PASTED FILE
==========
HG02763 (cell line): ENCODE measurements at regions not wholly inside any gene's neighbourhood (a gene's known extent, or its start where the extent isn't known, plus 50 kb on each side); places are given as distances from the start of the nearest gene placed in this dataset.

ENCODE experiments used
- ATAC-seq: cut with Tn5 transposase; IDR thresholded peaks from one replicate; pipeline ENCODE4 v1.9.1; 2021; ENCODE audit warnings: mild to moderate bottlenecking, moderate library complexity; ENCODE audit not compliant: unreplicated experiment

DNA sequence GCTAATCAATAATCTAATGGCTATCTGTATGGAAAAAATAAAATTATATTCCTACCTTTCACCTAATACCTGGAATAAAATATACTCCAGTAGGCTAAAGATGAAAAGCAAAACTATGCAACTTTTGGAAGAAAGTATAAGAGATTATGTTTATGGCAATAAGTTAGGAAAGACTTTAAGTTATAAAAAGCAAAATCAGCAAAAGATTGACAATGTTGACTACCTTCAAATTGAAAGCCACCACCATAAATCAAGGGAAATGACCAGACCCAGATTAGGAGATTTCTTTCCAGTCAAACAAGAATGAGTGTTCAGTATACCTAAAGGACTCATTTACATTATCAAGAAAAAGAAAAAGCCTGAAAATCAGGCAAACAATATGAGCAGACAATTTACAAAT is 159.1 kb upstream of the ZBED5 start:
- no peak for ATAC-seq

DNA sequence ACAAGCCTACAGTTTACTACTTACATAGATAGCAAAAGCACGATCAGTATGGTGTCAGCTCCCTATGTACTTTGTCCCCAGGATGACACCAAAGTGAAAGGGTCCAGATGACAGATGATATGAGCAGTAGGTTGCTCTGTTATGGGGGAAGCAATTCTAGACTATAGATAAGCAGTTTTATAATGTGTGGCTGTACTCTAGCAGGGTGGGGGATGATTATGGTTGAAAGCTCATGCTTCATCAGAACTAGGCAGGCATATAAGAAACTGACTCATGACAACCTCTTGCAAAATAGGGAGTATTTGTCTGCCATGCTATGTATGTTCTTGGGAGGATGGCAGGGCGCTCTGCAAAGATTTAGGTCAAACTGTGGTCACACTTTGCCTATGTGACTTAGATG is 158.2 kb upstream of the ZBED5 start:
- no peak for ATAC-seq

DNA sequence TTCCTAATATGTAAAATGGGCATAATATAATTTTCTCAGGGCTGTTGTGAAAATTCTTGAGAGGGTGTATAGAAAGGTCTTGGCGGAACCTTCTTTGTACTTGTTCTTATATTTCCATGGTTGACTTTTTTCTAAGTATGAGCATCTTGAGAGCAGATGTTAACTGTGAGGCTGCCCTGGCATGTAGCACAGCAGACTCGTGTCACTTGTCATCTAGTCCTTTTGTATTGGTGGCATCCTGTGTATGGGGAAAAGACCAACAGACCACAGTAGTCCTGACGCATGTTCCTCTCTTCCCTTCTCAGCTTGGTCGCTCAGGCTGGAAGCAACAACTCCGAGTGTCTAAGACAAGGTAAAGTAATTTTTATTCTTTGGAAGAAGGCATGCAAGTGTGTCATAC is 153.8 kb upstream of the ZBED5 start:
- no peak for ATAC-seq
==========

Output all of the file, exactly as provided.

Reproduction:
HG02763 (cell line): ENCODE measurements at regions not wholly inside any gene's neighbourhood (a gene's known extent, or its start where the extent isn't known, plus 50 kb on each side); places are given as distances from the start of the nearest gene placed in this dataset.

ENCODE experiments used
- ATAC-seq: cut with Tn5 transposase; IDR thresholded peaks from one replicate; pipeline ENCODE4 v1.9.1; 2021; ENCODE audit warnings: mild to moderate bottlenecking, moderate library complexity; ENCODE audit not compliant: unreplicated experiment

DNA sequence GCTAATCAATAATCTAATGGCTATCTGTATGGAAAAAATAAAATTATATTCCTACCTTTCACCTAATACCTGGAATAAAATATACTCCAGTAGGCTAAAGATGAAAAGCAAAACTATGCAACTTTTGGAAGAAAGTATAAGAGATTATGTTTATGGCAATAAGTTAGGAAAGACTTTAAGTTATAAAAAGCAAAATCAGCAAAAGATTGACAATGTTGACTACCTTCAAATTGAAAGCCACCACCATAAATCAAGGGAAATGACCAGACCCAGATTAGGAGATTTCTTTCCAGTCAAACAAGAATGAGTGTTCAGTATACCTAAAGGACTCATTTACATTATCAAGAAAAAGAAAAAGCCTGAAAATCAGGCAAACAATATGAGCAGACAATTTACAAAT is 159.1 kb upstream of the ZBED5 start:
- no peak for ATAC-seq

DNA sequence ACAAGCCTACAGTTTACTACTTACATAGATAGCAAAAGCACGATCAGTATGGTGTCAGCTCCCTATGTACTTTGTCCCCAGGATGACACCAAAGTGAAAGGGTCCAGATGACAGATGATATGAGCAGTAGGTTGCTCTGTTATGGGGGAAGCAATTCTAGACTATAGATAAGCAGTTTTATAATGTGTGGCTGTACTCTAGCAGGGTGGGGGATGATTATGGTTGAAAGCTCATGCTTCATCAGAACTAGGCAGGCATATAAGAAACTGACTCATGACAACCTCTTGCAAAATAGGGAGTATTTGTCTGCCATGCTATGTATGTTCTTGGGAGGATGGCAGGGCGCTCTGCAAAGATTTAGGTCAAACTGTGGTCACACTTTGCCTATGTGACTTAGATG is 158.2 kb upstream of the ZBED5 start:
- no peak for ATAC-seq

DNA sequence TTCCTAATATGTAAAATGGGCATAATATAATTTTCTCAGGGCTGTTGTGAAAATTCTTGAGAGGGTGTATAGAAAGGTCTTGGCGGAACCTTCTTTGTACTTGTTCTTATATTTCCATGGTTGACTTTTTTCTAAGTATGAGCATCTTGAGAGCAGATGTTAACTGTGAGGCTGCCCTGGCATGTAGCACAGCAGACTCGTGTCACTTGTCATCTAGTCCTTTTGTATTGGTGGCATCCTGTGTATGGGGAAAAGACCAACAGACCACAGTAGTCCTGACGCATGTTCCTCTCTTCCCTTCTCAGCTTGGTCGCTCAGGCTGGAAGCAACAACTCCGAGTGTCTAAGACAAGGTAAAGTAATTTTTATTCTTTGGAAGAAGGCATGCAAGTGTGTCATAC is 153.8 kb upstream of the ZBED5 start:
- no peak for ATAC-seq